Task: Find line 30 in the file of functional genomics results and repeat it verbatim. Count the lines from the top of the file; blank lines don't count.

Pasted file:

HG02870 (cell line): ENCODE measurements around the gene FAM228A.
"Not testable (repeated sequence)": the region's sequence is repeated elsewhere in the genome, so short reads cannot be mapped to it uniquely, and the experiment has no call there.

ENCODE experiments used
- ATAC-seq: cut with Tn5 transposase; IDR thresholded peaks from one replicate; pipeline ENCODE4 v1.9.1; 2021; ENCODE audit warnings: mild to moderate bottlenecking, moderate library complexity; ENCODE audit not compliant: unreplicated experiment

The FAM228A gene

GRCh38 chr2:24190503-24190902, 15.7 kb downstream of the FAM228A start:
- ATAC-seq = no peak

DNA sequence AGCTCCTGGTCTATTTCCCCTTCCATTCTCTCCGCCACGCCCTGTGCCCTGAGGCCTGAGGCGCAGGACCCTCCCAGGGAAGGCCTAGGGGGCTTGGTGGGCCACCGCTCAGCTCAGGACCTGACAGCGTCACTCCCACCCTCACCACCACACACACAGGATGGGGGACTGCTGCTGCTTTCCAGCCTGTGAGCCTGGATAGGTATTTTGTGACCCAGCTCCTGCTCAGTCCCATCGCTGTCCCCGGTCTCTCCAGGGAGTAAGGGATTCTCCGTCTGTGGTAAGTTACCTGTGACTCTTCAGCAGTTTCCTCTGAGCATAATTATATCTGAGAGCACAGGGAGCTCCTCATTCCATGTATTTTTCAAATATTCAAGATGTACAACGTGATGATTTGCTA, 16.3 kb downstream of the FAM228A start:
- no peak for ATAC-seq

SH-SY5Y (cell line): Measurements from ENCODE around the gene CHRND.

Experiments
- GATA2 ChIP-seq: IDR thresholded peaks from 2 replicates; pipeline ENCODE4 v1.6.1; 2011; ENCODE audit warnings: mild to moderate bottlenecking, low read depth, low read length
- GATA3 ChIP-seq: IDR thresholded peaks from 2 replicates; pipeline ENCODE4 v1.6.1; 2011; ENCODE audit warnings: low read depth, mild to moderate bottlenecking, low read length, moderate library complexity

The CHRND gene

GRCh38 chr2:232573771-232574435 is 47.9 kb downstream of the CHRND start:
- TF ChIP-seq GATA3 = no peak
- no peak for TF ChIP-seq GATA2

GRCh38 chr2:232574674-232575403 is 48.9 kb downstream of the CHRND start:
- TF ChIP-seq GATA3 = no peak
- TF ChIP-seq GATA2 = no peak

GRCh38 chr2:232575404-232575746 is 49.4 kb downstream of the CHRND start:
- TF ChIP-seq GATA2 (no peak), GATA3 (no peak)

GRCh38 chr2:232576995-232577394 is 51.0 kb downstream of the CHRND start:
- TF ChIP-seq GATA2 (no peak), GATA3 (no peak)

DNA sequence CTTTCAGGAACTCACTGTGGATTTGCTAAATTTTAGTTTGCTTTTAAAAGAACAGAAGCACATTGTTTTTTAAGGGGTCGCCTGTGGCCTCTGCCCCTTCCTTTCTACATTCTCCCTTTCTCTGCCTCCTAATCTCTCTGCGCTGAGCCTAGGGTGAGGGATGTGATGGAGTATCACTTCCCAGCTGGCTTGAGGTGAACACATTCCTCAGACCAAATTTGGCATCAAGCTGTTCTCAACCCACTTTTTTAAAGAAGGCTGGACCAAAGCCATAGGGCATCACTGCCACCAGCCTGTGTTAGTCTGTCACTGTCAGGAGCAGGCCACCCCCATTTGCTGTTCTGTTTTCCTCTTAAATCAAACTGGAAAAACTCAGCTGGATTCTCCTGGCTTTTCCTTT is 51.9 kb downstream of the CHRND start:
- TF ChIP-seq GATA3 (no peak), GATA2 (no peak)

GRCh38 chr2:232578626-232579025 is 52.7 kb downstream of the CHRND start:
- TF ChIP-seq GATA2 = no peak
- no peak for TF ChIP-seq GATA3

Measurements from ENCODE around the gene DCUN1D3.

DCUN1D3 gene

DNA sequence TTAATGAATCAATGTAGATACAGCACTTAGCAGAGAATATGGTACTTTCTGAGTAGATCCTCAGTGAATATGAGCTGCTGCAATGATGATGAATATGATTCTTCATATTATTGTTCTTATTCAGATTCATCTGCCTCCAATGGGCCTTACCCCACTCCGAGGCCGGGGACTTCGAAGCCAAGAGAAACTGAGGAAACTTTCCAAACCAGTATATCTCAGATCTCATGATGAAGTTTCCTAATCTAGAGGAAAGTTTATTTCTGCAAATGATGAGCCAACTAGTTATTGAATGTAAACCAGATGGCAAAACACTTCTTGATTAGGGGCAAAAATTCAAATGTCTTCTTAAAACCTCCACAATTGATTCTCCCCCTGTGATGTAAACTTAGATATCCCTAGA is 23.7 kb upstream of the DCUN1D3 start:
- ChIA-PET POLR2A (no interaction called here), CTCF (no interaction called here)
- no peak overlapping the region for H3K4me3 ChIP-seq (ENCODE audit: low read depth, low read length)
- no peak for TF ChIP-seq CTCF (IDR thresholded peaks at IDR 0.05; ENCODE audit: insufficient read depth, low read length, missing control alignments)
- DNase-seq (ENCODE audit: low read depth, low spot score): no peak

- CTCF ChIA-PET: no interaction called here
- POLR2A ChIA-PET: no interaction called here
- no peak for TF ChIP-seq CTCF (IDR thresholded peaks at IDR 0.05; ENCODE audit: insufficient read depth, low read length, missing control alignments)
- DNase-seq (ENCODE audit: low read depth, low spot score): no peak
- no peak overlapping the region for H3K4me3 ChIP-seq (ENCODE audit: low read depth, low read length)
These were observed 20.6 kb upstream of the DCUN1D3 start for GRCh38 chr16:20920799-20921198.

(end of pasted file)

Measurements from ENCODE around the gene DCUN1D3.